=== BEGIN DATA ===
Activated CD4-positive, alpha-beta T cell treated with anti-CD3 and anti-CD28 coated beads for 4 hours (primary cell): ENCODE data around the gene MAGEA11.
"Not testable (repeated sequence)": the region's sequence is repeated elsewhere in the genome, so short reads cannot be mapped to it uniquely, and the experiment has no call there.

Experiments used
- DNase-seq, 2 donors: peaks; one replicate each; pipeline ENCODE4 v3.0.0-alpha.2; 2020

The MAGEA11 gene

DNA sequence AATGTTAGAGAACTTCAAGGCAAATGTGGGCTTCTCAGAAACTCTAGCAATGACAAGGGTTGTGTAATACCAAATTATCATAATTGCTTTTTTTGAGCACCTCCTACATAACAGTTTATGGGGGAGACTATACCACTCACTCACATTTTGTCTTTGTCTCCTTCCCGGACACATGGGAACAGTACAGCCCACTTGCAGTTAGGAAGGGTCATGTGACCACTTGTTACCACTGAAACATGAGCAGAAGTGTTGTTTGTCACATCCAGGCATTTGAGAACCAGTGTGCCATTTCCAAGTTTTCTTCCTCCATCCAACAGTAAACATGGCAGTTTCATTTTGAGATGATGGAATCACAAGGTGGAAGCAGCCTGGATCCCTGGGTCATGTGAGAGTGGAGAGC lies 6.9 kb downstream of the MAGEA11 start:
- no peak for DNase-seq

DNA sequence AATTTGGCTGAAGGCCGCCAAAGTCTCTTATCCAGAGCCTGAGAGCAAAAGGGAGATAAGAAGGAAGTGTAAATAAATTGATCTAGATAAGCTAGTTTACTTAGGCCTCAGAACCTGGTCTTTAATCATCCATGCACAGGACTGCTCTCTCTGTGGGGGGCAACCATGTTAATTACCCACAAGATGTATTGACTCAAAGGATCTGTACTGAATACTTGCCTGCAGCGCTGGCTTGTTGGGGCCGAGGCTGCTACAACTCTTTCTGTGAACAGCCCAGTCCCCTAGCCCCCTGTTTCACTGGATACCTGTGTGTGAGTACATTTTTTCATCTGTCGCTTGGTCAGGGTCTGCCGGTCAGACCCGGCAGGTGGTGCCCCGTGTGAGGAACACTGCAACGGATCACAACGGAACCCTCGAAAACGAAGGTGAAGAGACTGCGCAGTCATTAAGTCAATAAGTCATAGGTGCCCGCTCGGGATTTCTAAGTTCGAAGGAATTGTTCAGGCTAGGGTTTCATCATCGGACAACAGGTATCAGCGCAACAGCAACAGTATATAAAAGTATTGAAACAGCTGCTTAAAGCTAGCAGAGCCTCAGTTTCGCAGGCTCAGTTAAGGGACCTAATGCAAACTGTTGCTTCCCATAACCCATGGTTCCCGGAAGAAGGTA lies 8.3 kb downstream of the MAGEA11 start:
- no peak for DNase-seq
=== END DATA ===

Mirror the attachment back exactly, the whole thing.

Activated CD4-positive, alpha-beta T cell treated with anti-CD3 and anti-CD28 coated beads for 4 hours (primary cell): ENCODE data around the gene MAGEA11.
"Not testable (repeated sequence)": the region's sequence is repeated elsewhere in the genome, so short reads cannot be mapped to it uniquely, and the experiment has no call there.

Experiments used
- DNase-seq, 2 donors: peaks; one replicate each; pipeline ENCODE4 v3.0.0-alpha.2; 2020

The MAGEA11 gene

DNA sequence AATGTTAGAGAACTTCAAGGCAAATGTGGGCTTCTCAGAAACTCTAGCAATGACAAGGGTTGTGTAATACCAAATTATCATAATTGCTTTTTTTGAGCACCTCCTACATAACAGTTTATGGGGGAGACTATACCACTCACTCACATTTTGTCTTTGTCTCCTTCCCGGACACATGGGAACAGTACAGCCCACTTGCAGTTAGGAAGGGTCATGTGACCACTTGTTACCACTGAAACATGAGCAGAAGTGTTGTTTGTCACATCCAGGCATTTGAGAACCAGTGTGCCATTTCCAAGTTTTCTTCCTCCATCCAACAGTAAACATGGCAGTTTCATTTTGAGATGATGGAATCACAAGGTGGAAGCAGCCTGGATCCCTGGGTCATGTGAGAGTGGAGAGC lies 6.9 kb downstream of the MAGEA11 start:
- no peak for DNase-seq

DNA sequence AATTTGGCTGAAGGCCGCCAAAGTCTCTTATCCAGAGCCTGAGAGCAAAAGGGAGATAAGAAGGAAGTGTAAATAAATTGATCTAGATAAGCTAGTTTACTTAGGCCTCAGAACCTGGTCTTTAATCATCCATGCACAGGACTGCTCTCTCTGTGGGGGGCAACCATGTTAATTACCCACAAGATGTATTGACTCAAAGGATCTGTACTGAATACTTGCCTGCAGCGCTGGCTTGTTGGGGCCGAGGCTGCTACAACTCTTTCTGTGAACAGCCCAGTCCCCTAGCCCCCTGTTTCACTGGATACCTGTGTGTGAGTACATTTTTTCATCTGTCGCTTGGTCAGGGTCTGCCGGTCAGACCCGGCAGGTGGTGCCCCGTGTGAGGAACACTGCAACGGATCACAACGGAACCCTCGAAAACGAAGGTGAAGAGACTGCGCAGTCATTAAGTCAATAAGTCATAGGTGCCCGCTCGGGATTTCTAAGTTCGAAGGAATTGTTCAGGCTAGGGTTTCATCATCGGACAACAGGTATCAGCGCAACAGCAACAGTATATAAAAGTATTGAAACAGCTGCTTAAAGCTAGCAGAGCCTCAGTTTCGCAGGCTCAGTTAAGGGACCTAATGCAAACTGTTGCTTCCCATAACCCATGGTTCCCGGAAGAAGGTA lies 8.3 kb downstream of the MAGEA11 start:
- no peak for DNase-seq